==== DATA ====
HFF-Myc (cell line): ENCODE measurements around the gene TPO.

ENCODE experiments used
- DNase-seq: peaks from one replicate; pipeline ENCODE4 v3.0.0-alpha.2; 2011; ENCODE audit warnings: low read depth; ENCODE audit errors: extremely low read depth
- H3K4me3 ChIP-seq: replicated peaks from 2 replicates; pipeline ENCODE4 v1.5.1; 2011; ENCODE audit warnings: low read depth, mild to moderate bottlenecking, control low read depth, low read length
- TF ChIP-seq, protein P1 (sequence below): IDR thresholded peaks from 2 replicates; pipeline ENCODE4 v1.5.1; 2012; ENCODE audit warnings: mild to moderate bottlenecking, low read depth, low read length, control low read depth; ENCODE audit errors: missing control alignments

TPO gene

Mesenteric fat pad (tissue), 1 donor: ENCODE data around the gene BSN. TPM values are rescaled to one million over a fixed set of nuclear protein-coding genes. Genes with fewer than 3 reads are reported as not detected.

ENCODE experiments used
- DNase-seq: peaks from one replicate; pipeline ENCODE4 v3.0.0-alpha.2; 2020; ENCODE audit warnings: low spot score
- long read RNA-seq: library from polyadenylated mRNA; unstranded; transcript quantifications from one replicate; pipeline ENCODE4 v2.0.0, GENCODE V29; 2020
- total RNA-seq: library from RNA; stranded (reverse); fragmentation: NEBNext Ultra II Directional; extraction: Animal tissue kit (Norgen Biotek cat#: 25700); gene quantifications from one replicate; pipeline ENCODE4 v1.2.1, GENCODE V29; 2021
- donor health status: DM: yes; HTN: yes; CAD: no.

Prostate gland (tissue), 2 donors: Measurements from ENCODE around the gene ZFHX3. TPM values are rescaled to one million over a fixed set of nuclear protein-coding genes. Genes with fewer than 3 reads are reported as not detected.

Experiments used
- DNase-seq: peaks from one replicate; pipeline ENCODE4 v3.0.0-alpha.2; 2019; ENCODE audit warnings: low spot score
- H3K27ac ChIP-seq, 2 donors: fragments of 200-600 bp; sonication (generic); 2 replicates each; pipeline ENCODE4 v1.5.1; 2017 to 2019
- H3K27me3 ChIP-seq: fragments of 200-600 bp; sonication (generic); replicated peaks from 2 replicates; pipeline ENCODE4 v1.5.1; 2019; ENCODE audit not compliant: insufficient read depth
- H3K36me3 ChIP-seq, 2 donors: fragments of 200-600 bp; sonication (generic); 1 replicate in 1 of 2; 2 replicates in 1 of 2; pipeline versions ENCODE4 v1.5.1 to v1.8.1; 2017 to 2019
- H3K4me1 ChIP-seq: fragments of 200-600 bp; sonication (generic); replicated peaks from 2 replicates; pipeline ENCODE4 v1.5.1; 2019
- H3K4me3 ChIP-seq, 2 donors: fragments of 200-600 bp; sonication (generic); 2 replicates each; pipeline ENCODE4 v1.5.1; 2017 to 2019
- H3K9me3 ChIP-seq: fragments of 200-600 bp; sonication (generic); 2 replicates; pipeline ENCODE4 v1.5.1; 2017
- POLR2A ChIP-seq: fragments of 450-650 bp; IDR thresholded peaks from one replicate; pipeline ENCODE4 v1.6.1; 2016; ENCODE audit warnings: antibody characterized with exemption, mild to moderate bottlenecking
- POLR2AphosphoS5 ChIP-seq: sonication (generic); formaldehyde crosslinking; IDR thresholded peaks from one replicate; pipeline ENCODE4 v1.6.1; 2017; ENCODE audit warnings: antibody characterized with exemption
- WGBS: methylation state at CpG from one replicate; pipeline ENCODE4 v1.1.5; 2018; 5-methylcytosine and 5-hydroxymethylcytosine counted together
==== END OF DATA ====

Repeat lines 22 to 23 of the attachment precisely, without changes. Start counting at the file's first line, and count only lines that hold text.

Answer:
- POLR2A ChIP-seq: fragments of 450-650 bp; IDR thresholded peaks from one replicate; pipeline ENCODE4 v1.6.1; 2016; ENCODE audit warnings: antibody characterized with exemption, mild to moderate bottlenecking
- POLR2AphosphoS5 ChIP-seq: sonication (generic); formaldehyde crosslinking; IDR thresholded peaks from one replicate; pipeline ENCODE4 v1.6.1; 2017; ENCODE audit warnings: antibody characterized with exemption